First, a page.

www.444thbg.org

The Official 444th Bombardment Group Association

 

READ REMEMBERS...

 

This page is dedicated to 444th BG Veteran and Association Member Read Vaughn - Radio Operator(679th / 676th Sq)

All the Items on this page were donated by Read Vaughn, and are his personal photos and memories from his service in the CBI and on Tinian.

 

 

 

 

Journey to the past

Monday, January 9, 2006 3:06 AM EST

Marietta Daily Journal Staff Writer

Eyeing the B-29 perched at Dobbins Air Reserve base, a Japanese teacher who brought students 7,000 miles to meet an 81-year-old Marietta World War II veteran was surprised by the plane's silver color.

"My mother and other people who had survived the terrible experience told me the B-29 was red," said Fumiaki Fujimoto, 41, an English teacher in the Japanese city of Imabari.

"They only saw the stomach part of the B-29," he explained. "It looked red because of the fires on the ground."

An English teacher at a private high school in Imabari, south of Tokyo, Fumiaki brought four of his students at their own expense to meet H.R. Read Vaughn of Marietta, a B-29 radio operator in the second World War who helped to destroy Imabari in a 1945 bombing campaign, shortly before the atomic bomb was dropped on Hiroshima. Because of the lack of information about the campaign, the students are compiling their research in book form to preserve for future generations.

"Dobbins is very interesting for us because we don't have any chance to see B-29 aircraft," Fumiaki said. "This is the first time for them and also for me. We have heard a lot of stories of B-29s from the sufferers, but time passes over half century. The number of sufferers is decreasing. Maybe this is the first time and the last time to listen to the story of the attackers against Imabari, our hometown. So we have to take advantage of the opportunity as much as we can."

Fumiaki's four students quizzed Vaughn throughout the morning at Southern Polytechnic State University on Thursday.

"How did you feel after dropping the bombs?" asked Eri Kan, 16, who speaks fluent English with an Australian accent from having lived in New Zealand for a period.

"We never knew what the casualty rate was at that point in time," Vaughn said. "I had no idea what Imabari was except a place on the map. I had no personal feelings."

Hearing that the students enjoy cafeteria food, Vaughn took them to the Piccadilly Cafeteria for lunch, followed by a tour of the "Sweet Eloise" B-29 at Dobbins, and an additional interview at his home, located near Sprayberry High School.

"I hope it's gone well," Vaughn said Thursday afternoon. "It's been good for me. It makes me think about things I haven't thought about in 60 years, for one thing, and it's good to know that some people in the younger generation have an interest in something like this, and that this won't get shelved or lost in history somewhere."

Vaughn said he was surprised by some of the questions, like when the students asked about killing Japanese people.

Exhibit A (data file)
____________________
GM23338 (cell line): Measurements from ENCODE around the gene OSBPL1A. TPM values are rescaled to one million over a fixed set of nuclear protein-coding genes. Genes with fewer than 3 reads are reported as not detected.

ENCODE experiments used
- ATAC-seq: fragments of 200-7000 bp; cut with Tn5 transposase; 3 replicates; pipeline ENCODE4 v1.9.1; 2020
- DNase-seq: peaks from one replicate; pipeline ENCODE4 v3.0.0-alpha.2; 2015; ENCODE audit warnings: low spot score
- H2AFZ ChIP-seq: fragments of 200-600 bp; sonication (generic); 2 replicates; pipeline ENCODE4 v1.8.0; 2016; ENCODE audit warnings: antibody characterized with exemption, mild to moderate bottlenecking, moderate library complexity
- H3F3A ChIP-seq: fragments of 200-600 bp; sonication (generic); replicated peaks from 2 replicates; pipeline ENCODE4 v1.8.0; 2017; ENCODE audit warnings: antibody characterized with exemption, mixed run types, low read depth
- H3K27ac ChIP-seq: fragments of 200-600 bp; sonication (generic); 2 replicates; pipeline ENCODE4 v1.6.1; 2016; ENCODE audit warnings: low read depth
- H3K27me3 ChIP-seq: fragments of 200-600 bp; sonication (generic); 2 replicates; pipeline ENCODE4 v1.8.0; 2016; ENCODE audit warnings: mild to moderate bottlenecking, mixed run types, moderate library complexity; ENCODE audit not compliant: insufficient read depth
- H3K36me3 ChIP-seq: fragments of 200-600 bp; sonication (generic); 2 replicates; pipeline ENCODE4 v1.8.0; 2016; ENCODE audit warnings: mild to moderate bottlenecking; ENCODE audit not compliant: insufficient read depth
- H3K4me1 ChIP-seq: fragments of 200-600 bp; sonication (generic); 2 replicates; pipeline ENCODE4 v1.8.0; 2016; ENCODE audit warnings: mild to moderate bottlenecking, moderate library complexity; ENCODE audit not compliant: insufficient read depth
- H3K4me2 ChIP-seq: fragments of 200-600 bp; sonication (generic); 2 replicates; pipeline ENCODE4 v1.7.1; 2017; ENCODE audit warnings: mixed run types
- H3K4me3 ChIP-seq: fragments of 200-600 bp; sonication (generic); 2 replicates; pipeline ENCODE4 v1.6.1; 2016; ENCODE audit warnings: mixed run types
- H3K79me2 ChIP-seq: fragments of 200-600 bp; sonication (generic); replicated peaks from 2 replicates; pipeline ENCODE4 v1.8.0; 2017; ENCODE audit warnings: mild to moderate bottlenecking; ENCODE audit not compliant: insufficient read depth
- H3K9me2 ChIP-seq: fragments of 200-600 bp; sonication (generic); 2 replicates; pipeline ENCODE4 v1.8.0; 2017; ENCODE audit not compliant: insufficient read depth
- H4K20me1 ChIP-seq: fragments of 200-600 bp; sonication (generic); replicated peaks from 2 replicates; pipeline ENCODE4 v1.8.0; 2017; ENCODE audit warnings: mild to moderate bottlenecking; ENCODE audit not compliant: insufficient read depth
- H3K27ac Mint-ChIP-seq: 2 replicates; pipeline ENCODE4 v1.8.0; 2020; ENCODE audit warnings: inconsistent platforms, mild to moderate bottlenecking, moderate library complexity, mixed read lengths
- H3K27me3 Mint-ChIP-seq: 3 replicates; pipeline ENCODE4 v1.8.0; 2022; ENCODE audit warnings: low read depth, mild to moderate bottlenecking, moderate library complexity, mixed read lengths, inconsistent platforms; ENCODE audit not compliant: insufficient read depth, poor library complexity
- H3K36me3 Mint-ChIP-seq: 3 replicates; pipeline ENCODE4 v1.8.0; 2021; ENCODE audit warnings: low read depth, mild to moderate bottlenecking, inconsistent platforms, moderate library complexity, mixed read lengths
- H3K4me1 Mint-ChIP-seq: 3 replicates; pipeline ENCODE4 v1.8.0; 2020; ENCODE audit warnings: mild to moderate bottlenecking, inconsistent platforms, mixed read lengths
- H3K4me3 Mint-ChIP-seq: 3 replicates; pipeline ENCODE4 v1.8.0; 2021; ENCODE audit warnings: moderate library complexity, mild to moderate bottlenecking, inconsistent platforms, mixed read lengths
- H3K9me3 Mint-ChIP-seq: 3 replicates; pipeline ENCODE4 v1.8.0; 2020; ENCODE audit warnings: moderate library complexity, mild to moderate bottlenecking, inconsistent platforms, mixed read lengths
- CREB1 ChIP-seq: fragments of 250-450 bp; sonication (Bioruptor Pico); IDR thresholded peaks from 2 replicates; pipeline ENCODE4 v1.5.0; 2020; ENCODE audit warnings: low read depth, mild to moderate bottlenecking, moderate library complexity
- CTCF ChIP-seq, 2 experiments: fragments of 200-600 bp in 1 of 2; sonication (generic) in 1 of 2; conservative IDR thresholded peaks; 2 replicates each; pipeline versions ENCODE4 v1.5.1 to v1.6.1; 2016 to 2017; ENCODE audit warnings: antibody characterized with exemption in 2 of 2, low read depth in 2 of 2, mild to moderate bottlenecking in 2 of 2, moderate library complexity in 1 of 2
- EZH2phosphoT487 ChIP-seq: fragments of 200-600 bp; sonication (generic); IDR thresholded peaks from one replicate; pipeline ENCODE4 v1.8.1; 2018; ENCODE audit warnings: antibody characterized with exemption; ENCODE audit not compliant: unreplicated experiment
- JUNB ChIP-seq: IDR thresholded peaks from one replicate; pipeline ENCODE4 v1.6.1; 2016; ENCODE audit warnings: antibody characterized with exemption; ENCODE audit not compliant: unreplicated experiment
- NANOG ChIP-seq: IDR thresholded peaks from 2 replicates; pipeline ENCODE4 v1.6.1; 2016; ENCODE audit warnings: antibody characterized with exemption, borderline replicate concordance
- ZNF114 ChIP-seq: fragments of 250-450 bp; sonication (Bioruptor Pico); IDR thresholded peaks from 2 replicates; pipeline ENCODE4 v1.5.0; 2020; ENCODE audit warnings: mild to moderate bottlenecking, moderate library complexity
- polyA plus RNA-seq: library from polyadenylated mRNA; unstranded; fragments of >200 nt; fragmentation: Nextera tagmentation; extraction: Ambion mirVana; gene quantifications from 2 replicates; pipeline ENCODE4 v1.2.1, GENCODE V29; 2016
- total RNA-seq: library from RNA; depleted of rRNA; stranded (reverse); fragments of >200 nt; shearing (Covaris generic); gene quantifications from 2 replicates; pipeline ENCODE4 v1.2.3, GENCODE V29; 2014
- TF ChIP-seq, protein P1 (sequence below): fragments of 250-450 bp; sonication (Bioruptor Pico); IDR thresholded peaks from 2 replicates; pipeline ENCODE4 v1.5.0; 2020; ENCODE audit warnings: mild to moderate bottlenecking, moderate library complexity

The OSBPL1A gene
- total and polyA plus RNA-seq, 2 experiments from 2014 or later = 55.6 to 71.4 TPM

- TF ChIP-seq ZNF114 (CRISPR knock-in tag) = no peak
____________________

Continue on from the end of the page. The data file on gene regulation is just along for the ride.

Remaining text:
"I was surprised by the questions that were more of a personal nature about how I felt about things, like how I felt about the bombing of missions, etc., because we really didn't have any feelings, and I thought that was something that was understood up front, that most people didn't have any feelings. They were just missions, just a job to be done without really putting your personal spin on it," he said.

Fumiaki said he tracked Vaughn down by visiting the National Archives in Maryland last year, e-mailing him in September to request an interview for the students' massive research project.

"There is very little information on the Imabari Air Raid," Fumiaki said. "The atomic bomb, it's very special, so there are many stories about that. Enola Gay is very famous. About Imabari City, nobody knows."

So they tracked down one of the men who bombed their city to find out.

"This is the first attempt for high school kids to try something like this in Japan. Some say this is 'weird,' others say 'very special,'" Fumiaki said.

Weird or special, there was no hint of blame or anger Thursday between the American and Japanese.

Ms. Kan said she thought she would be angry with Vaughn for his actions 60 years ago.

"I was told we were going to meet a pilot, a guy who attacked our city," she said. "I wasn't nervous because he bombed our city. I was just nervous. I thought I would have anger toward someone who bombed my city. My parents grew up there and my grandparents grew up there, and I thought I would have some anger, but no, because we were the ones who really started the war. We shouldn't have bombed Pearl Harbor in the first place."

Ms. Kan's anger at Americans for killing Japanese civilians with the atomic bombs on Hiroshima and Nagasaki has subsided also, she said, after hearing Vaughn's explanation.

"I was very angry before I asked him about the atomic bombs. (Vaughn) told me if they didn't drop the atomic bombs we wouldn't have stopped the war. It would still be continuing and there would be more people dying from war, but I think there was no need for them to drop two atomic bombs. One was enough."

Her teacher, Fumiaki, said there are two Japanese schools of thought regarding the war.

"People who are very conservative say we were forced to fight because of the United States and other countries in Europe. The imperialists cut off the oil, petroleum and other national resources in South Asia and China, so Japan was confined," he said.